|Do AI, Automation and the No-Code Movement Threaten Our Jobs?|
|Written by Nikos Vaggalis|
|Monday, 01 April 2019|
The rise of the no-code movement has made tools accessible to a mass market with which end products can be produced which would normally require the involvement of a specialized professional. Is AI the last ingredient in phasing out the specialist?
Take for example Weebly or Wix. These allow store owners to create their own websites by just dragging and dropping components from within the platform's easy-to-use enhanced IDE.This is certainly productive, brings the cost down, but at the same time has the software developer losing clients.
Then again, with the rise of AI the programmer's obsolesce becomes even more plausible.For example, tools like Shots.Ai allow anyone to upload a screenshot of their design and let Shots render it into a Bootstrapped, Responsive, HTML/CSS/JSX-ready website. What does that say about the future of front-end development? Even when you feel that the end result, the website generated, is below human par, one thing is for sure, that technology always evolves until it gets it right.
Take, for example, the mobile app SkinVision which by taking a picture of a mole can decide if its malignant or not. The algorithm checks for irregularities in color, texture, and shape of the lesion. It indicates which skin spots should be tracked over time and gives it a low, medium or high-risk indication within 30 seconds
It's not 100% accurate yet so at this point the doctor's intervention is still necessary in order to manually verify the findings, but as time passes the algorithm evolves into achieving greater accuracies.If not convinced, take a look at IEEE Spectrum's score chart on the derby between AI and Doctors with evidence that in some areas AI right now surpasses the doctor's performance.
You would think that certainly Machine Learning requires a human in order to create and tweak those algorithms;that this intrinsic field of Computer Science should be secure.
Guess again. Ludwig is a new toolbox based on TensorFlow that:
allows training and testing deep learning models without the need to write code.
Not just that, but it can also explain why the Neural Network worked the way it did :
Deep learning models internals are often considered black boxes, but we provide standard visualizations to understand their performances and compare their predictions
The importance of this was highlighted in our article TCAV Explains How AI Reaches A Decision.
As exciting as the progress is, it’s bad news for both companies and individuals who have invested heavily in AI skills. Today, they give you a solid competitive advantage, as training a competent ML engineer requires plenty of time spent reading papers, and a solid math background to start with.
However, as the tools get better, this won’t be the case anymore. It’ll become more about reading tutorials than scientific papers. If you don’t realize your advantage soon, a band of interns with a library may eat your lunch.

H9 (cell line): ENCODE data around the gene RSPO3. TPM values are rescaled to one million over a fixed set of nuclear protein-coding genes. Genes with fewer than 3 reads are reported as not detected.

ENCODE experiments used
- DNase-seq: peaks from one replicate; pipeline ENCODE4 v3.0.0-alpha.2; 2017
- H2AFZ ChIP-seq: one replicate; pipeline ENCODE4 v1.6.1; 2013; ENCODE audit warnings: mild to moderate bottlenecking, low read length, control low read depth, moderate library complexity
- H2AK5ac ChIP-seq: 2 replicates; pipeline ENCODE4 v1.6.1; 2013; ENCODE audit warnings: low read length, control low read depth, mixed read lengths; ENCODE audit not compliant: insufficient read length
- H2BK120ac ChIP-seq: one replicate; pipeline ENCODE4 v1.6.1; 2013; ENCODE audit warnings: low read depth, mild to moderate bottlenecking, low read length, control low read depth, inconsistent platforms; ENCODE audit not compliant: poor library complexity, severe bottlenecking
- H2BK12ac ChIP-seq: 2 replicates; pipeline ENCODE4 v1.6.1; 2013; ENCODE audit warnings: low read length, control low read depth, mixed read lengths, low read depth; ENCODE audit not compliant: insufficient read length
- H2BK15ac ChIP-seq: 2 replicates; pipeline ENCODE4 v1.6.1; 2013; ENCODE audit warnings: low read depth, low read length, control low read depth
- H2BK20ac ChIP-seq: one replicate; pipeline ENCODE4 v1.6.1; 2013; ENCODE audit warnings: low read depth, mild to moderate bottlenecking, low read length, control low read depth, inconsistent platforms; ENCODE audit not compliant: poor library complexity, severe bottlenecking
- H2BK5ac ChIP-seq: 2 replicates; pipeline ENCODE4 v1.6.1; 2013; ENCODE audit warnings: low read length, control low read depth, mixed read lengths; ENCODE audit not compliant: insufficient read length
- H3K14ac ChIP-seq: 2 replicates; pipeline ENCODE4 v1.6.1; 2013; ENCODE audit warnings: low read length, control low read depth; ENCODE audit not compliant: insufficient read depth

Of course, all this can be touted as enhancing productivity and if there's benefit in that, there's no stop in sight. AI will evolve and replace white collar workers, Robots will evolve and replace blue collar workers. So what about the top of the food chain, the programmers who make all this possible?
Productivity is the foremost principle that programmer's stand for; automating processes to save time and reduce erroneousness situations.Who would dispute that IDEs like Visual Studio make creating GUIs a more productive and bloat-free work? Or that automating unit tests make for better software quality?
Code generation, like what VS does when building your Windows form out of drag-and-drop block elements, metaprograming, as in “a computer program that writes new computer programs” by generating source code with the likes of CodeDOM, Roslyn or Expression trees, or the case ??for CASE tools that generate code from UML, are properties that each and every programmer welcomes.They make their life easier, more productive and more efficient.
So if Code generators and No-code tools do write code behind the scenes,does this mean that coders will be left out of job?
Difficult to say, but there's hope. First of all, code generators and no-code tools create code that quite possibly will need a human user to modify and adapt. But foremost, if the general consensus hints that the jobs that require problem solving are those that are going to survive, then coding the business rules falls within this category.
There is no, nor can ever be, AI or no-code tool that you can feed even with the most moderate rules of a business and let it generate an application. There's always going to be the human element that does the requirement to code translation.System Analysts should feel at ease after all. Then at the highest level, the jobs of the coders who actually code the tools that make automation, AI and robots possible, should be condered safe.
The point is that what can be automated, will be automated. Automation is synonymous to Progress and Progress cannot be stopped.If that wasn't the case, then we would be still plowing fields with oxcarts and our world would be much different that it is now.
Despite the coming of the 4th industrial revolution and the rise of the machines, the human element is something that cannot be wiped out and for those job's to be lost to automation, it's a matter of how society will handle the matter, not because automation is inherently evil.Universal income, early pensions, retraining, working in new kind of jobs that will spring out of the new status quo, are just a few of the options available.
As Derek Lowe, a longtime drug discovery researcher, told the New York Times:
It is not that machines are going to replace chemists. It’s that the chemists who use machines will replace those that don’t.
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|Last Updated ( Monday, 01 April 2019 )|